Give me a little background on yourselves.

Sensuali Blog: Defying Gender Norms
Photo Source: Anna Shvets

Bee: I’m 32, bisexual, and identify as nonbinary. My pronouns are she/them. I’ve always had an androgynous look to me — tall with boyish features. I never really actually came out about my sexuality or gender identity — at least not in an overt way. Not because of shame or anything. I just didn’t realize I was into girls until my early twenties but by that point, I was already living in Brooklyn, where basically everyone is experimenting. So to come out or not come out is a personal decision that has little effect on how others perceive you — if that makes sense? 

I’ve also had short hair for a while, so I think people just assume I’m gay anyways. When it comes to gender identity, that’s more of a recent thing, like within the last year or so. I’ve always been aware of having more of a masculine energy within me and I think that sort of fueled my attraction toward effeminate men and visa versa. Gender norms have been hyperbolized and accepted without question by the mainstream until very recently. It’s cool to see this cultural revolution happening right before my eyes. 

Graham: I’m a 30-year-old male who is sexually attracted to women. I’ve also always looked very androgynous and been attracted to androgynous women. Tilda Swinton is my celebrity crush. Ever since I can remember, I’ve felt like a woman in a man’s body. But being a woman in this society is rough as fuck so I’ve never really felt the urge to make a transition or anything. I don’t really care about pronouns. 

People get really offended when someone calls them by the wrong pronoun, but I’ve always found that to be missing the point a little. I understand the whole wanting to be validated by society thing but I dunno, I’m pretty at peace with my situation. Getting caught up in labels seems kind of like a waste of time — for me personally, at least.

What’s the story of how you guys met?

Bee: We met at a rock climbing gym right before lockdown. I was there with a friend and saw Graham pulling off some majorly impressive bouldering moves. We got to talking at the chalk station and instantly had a connection. We’re both film kids who love to travel and spend time outdoors. I’m definitely the more outgoing one. Graham is a lot more subdued. I’d say we balance each other really well, right babe?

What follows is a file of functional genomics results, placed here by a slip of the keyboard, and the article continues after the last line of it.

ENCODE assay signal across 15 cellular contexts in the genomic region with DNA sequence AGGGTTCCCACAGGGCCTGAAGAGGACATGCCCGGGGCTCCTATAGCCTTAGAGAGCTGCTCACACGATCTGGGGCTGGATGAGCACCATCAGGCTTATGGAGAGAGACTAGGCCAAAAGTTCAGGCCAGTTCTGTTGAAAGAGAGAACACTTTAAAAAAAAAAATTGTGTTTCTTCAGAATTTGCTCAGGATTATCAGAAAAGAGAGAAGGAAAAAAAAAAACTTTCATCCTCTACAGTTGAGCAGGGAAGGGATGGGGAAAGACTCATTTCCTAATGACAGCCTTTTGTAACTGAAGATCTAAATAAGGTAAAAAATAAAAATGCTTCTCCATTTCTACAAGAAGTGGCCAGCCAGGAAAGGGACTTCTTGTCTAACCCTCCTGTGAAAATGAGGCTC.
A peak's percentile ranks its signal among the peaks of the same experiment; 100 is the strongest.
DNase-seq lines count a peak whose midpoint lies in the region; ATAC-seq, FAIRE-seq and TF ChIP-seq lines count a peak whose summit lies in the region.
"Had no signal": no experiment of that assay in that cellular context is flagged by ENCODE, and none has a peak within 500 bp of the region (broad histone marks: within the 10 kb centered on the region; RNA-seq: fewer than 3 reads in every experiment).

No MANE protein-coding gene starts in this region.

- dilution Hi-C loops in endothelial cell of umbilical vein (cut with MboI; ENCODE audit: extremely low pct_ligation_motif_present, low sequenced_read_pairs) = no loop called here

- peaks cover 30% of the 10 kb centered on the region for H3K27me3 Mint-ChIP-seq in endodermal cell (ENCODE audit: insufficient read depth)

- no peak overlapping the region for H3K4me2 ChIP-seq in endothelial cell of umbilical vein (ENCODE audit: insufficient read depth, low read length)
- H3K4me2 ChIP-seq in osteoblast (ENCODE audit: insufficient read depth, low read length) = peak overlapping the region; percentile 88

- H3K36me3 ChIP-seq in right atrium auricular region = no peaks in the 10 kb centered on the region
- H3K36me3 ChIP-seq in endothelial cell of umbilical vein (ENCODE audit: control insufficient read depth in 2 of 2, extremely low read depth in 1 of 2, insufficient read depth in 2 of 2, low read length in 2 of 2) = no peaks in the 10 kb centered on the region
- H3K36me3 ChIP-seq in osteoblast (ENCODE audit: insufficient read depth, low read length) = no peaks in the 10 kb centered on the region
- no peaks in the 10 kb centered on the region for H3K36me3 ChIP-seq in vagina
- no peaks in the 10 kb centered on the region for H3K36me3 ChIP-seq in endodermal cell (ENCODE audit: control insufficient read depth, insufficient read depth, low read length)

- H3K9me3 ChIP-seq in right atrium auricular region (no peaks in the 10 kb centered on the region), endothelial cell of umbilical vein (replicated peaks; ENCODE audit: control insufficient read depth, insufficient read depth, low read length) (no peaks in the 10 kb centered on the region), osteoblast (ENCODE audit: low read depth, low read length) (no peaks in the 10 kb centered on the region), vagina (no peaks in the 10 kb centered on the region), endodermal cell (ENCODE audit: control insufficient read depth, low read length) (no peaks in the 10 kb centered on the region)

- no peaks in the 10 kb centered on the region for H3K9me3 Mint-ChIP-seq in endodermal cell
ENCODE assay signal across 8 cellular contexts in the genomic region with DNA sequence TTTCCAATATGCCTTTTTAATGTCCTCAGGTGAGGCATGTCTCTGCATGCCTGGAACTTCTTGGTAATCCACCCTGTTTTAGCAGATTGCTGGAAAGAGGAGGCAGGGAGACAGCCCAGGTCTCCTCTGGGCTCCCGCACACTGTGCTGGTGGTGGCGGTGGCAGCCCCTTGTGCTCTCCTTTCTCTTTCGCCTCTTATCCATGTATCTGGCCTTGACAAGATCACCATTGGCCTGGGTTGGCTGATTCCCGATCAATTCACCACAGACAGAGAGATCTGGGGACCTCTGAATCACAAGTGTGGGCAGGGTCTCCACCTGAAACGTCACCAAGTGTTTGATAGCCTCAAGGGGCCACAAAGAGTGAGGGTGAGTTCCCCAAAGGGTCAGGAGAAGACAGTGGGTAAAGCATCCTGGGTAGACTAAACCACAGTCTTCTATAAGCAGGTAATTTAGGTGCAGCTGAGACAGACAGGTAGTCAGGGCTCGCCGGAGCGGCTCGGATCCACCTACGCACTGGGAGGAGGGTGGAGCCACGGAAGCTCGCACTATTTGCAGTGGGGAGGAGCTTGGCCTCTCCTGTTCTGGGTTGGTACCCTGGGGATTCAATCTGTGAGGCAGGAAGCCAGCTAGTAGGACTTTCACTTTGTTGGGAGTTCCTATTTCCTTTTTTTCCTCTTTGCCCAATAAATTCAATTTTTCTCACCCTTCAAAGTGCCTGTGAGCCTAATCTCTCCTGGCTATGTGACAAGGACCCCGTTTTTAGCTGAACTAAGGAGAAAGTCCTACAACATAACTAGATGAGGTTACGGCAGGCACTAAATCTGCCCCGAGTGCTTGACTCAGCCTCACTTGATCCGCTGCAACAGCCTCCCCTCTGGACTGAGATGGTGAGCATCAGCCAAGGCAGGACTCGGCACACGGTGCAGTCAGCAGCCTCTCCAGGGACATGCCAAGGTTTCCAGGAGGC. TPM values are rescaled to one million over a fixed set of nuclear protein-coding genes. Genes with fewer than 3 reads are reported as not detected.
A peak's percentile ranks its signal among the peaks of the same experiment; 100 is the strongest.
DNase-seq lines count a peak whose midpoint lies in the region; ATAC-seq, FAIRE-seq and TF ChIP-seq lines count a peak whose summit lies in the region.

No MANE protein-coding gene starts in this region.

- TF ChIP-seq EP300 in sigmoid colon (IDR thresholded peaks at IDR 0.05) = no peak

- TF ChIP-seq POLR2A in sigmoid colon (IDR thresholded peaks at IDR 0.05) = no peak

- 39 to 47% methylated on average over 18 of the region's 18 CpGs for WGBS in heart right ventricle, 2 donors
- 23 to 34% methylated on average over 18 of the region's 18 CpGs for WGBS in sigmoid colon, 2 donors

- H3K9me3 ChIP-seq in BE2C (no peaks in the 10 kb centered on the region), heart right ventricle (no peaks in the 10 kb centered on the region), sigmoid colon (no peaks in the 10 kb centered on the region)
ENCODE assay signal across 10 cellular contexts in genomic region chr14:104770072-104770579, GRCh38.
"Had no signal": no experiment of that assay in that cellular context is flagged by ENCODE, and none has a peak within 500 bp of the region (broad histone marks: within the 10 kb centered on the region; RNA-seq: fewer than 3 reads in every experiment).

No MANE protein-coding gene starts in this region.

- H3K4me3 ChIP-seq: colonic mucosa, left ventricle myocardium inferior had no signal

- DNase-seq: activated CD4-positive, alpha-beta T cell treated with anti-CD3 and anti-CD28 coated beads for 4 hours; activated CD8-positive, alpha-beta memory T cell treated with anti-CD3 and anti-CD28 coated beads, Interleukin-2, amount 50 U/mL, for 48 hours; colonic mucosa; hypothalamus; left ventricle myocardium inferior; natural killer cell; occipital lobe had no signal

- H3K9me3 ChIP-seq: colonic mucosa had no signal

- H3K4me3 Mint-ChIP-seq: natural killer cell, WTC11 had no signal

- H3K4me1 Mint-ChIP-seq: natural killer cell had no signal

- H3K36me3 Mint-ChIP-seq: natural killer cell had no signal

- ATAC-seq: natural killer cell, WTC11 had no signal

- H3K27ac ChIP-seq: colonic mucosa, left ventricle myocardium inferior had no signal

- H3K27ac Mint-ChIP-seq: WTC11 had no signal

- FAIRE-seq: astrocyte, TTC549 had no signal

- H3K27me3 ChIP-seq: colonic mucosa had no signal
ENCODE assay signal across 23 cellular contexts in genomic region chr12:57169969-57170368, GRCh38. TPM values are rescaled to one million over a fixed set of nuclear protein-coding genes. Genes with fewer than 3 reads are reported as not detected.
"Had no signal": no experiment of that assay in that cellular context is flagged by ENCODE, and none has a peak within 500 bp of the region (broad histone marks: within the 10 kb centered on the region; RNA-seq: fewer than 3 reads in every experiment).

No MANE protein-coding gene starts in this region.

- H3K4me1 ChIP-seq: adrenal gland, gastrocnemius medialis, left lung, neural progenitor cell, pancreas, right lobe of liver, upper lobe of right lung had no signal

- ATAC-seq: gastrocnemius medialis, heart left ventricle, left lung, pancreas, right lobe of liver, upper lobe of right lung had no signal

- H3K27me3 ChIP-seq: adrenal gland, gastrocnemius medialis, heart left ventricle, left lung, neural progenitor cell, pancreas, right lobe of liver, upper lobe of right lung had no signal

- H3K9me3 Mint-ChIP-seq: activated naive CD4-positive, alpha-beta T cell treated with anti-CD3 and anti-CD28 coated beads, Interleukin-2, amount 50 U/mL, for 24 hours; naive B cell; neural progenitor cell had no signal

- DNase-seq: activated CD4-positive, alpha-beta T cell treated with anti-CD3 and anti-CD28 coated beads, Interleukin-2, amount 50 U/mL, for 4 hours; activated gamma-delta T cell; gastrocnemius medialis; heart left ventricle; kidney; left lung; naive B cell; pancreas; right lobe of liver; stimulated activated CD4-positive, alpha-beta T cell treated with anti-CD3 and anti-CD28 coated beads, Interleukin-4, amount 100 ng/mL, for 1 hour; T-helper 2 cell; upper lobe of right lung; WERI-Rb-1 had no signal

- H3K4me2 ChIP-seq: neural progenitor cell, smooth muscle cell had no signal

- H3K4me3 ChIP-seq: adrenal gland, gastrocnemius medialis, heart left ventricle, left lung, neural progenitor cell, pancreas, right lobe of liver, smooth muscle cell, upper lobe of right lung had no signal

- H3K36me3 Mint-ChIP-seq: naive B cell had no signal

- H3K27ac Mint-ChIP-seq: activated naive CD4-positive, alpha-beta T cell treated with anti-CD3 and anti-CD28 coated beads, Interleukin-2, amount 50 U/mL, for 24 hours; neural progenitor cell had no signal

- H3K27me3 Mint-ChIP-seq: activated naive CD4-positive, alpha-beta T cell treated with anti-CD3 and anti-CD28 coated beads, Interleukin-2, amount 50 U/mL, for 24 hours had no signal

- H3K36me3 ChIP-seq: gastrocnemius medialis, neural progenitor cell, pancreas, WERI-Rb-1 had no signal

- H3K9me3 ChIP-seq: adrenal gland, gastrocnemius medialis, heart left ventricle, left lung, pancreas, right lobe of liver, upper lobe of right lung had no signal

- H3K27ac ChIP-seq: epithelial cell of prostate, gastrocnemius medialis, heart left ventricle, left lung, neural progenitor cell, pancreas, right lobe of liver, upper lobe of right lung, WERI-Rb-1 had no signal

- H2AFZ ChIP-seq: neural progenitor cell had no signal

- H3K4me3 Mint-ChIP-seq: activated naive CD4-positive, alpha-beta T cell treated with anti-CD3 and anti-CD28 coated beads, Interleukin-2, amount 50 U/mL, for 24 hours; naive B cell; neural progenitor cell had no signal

Graham: Totally babe.

When did the topic of gender identity first come up?

Bee: I think it started out just by talking about our physical appearances on one of our first dates. We were joking about how I was the guy cause of my short hair and Graham was the girl cause he has these long, luscious locks. He asked how long I had had my hair short and I explained the story of how I had chopped it up post-breakup and never looked back because it had felt so me. I said something like “Energetically I’m a mischievous schoolboy meets grandma.”

Then Graham was like, “I feel like a girl on the inside.” It wasn’t until months later he shared with me that that had been the first time he had verbalized that thought out loud. It was really sweet knowing that I had made him feel safe enough to open up about something so personal. 

Graham: One of my favorite things about Bee is her ability to make people feel comfortable around her. She’s just a silly goose who puts you at ease and makes you feel comfortable getting vulnerable.

How do you guys find yourself conforming or rebelling against gender norms in your daily lives?

Sensuali Blog: Rebelling Against Gender Expectations
Photo Source: Mingyue H

Bee: I think I am definitely the more aggressive one when it comes to signaling to the world that I am more masculine leaning. Friends say I am very assertive in a way most women aren’t. I think working on so many male-dominated film sets gives me that confidence. I also really enjoy more stereotypically masculine things like MMA fighting.

But at the same time, I embrace the feminine side within me. I’m very into cooking and like to wear makeup on nights out. In terms of our relationship, I tend to be the more dominant one during sex. I think part of that just comes from me being a couple years older and having more sexual experience though.